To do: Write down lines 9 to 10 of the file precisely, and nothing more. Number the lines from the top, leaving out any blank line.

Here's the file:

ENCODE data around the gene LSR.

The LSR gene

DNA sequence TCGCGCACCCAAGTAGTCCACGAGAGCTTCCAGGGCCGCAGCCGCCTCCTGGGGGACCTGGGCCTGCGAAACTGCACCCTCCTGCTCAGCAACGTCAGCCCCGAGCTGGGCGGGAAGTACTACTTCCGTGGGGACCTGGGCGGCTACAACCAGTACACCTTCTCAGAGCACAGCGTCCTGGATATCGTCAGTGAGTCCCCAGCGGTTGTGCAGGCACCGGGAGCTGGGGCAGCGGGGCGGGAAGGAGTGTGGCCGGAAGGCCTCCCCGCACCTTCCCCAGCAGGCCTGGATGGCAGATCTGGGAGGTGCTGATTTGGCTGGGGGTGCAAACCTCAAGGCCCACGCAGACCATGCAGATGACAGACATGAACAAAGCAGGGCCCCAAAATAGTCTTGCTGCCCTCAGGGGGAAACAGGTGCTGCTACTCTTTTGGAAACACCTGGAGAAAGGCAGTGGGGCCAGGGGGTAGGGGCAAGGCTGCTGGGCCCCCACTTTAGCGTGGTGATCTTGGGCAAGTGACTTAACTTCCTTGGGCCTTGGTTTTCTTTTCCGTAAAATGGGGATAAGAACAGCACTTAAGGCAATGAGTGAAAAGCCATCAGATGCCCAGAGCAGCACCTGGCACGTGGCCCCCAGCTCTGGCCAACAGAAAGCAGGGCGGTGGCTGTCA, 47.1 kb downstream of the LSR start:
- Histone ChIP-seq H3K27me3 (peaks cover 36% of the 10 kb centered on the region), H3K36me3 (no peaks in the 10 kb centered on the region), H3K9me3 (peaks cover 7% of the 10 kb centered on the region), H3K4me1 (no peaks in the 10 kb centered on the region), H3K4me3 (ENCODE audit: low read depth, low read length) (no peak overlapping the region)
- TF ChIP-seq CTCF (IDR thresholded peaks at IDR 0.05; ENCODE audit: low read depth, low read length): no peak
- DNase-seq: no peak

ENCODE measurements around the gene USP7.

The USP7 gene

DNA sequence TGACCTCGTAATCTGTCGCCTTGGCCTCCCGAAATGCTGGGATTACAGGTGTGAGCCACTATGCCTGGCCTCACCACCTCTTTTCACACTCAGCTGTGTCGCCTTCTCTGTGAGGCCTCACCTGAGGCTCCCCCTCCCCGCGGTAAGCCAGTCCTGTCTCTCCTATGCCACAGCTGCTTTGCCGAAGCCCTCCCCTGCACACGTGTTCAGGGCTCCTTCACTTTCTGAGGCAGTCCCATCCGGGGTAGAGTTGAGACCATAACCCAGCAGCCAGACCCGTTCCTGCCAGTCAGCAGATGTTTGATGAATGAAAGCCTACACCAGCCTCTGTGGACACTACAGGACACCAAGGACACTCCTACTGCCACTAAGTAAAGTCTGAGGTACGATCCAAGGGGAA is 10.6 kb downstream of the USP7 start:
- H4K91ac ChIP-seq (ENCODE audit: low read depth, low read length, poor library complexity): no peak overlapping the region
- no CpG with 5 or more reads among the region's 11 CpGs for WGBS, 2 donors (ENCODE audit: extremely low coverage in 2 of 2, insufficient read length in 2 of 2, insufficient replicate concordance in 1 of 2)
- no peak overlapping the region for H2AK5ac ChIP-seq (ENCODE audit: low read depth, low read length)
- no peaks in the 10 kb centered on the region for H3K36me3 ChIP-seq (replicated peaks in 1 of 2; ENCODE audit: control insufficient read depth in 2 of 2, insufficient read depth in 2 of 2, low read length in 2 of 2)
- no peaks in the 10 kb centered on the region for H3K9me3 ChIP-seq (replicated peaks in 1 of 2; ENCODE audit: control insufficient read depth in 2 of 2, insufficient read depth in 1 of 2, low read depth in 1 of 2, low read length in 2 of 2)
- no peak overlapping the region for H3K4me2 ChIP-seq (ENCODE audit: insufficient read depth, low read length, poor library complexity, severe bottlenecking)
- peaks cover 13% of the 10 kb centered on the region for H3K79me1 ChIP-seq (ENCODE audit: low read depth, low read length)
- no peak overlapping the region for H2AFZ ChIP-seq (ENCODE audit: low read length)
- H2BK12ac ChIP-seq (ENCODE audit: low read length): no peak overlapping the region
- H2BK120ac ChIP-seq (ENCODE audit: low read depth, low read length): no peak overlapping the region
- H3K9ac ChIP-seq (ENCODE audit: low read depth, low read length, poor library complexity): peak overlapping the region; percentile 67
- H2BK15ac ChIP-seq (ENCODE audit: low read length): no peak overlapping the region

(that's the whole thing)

DNA sequence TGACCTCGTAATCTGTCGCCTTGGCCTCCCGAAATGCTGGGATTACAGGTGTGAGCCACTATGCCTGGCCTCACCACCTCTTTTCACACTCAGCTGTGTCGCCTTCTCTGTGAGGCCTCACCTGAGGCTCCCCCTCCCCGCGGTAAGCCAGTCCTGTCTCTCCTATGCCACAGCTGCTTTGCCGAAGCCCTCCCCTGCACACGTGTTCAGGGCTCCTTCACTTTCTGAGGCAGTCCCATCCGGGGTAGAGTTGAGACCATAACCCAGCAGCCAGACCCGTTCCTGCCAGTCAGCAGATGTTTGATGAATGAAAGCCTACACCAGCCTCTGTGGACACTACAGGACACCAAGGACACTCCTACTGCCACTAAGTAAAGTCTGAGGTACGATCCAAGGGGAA is 10.6 kb downstream of the USP7 start:
- H4K91ac ChIP-seq (ENCODE audit: low read depth, low read length, poor library complexity): no peak overlapping the region